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iWork for iCloud Updated With Retina Support and Design Improvements, iOS and Mac Updates to Follow

Following the launch of Microsoft's Office apps for iOS, Apple is updating its iWork apps for iCloud, Mac, and iOS, adding some major improvements to compete with Microsoft's Excel, PowerPoint, and Word.

As noted by 9to5Mac, Pages, Numbers, and Keynote for iCloud have gained updated designs for their document, spreadsheet, and presentation editors along with support for Retina displays. All three apps have also been updated with the ability to share view-only documents and to open documents directly from iCloud Mail.

Individually, Pages has also been updated with new templates, the ability to edit charts in imported documents, and improved text wrap. Numbers now has improved pop-up menu support, and Keynote also allows charts to be edited in imported documents.

A pop-up within the iWork for iCloud apps indicates that Apple also has plans to update Pages, Numbers, and Keynote for both iOS and Mac, with the updates being required to open documents edited in iCloud.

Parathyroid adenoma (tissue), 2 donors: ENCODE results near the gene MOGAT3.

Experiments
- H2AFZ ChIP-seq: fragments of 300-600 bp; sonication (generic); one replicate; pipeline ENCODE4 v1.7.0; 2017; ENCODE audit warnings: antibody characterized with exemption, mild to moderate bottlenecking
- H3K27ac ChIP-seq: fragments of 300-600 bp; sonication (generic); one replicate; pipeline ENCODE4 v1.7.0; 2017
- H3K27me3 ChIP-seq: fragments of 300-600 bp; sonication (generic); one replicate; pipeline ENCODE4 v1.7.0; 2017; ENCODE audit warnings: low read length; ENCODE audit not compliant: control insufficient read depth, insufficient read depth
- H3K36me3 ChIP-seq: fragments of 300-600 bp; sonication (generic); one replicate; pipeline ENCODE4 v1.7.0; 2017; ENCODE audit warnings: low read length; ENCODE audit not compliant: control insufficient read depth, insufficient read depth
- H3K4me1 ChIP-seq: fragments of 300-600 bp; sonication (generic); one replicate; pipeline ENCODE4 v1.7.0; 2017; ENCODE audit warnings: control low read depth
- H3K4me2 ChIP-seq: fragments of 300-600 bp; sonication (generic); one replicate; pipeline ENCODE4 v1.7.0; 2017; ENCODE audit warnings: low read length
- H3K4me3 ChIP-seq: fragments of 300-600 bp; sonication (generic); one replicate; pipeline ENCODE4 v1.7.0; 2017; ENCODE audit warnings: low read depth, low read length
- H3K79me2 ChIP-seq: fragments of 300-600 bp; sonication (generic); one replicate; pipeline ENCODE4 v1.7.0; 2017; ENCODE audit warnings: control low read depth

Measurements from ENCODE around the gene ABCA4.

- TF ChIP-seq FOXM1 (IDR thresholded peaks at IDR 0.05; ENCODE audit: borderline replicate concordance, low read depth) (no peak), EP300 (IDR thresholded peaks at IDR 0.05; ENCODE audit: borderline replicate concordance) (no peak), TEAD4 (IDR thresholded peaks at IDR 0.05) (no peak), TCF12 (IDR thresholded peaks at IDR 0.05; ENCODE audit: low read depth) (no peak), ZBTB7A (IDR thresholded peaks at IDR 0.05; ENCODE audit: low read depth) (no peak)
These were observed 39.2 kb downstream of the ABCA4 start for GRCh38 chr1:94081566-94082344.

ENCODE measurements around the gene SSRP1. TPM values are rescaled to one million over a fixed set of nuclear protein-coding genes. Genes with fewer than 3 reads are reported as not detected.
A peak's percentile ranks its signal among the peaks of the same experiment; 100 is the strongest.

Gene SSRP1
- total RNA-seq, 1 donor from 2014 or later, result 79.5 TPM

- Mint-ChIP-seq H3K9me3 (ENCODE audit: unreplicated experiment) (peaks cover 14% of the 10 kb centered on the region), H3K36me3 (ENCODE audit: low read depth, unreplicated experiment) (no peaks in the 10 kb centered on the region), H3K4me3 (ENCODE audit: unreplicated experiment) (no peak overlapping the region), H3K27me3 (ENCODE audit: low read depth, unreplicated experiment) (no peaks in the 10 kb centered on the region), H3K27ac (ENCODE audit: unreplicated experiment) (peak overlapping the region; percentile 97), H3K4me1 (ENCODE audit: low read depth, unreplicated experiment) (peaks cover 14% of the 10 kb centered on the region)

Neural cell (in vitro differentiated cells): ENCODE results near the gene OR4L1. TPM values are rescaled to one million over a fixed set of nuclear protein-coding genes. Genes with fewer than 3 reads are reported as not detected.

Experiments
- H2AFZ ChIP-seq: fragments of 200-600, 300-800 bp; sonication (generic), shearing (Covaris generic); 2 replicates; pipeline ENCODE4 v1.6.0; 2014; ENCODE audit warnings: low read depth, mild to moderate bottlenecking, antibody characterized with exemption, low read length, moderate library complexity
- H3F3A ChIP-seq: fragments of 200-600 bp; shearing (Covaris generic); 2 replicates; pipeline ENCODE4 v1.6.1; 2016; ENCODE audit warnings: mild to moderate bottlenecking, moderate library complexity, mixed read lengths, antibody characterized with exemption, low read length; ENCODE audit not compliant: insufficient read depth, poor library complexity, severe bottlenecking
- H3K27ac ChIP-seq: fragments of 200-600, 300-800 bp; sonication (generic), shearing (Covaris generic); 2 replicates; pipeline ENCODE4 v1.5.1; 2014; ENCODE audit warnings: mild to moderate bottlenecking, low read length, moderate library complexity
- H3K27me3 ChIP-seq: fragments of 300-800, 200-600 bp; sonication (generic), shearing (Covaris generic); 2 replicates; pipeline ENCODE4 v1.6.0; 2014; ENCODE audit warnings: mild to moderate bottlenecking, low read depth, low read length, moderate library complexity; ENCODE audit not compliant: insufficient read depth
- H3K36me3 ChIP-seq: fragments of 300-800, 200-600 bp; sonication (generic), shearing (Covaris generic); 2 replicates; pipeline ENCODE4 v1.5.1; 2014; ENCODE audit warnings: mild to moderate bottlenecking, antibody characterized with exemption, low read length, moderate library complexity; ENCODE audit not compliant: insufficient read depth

Apple last updated its iWork suite of apps across all platforms in January, adding several new features to improve the software and return functionality that was removed when the new iWork apps were introduced back in September. Apple pledged to improve the apps back in November after facing significant user criticism from power users.

Pages for Mac - [Mac App Store]
Numbers for Mac - [Mac App Store]
Keynote for Mac [Mac App Store]

Pages for iOS - [App Store]
Numbers for iOS - [App Store]
Keynote for iOS - [App Store]

Update 2:00 PM PT: Keynote, Numbers, and Pages for Mac are all available for download, with each update adding a slew of new features to the apps, including a new "view only" setting that allows users to share documents that can be viewed but not edited. The updated versions of all three apps contain a slew of new features.

Keynote, for example, has gained improved Presenter Display layouts and labels along with new transitions and builds, among other features, while Numbers has new printing options, custom data formats, and custom table styles. Pages has copy-paste style improvements, improved AppleScript support, and better placement of inserted and pasted objects. All of the updates can be found in the Mac App Store.

Updated versions of Pages, Numbers, and Keynote for iOS are also available for download from the App Store, adding the same "view only" setting that lets users share documents that can be viewed but not edited, along with many other new features.

Top Rated Comments

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72 months ago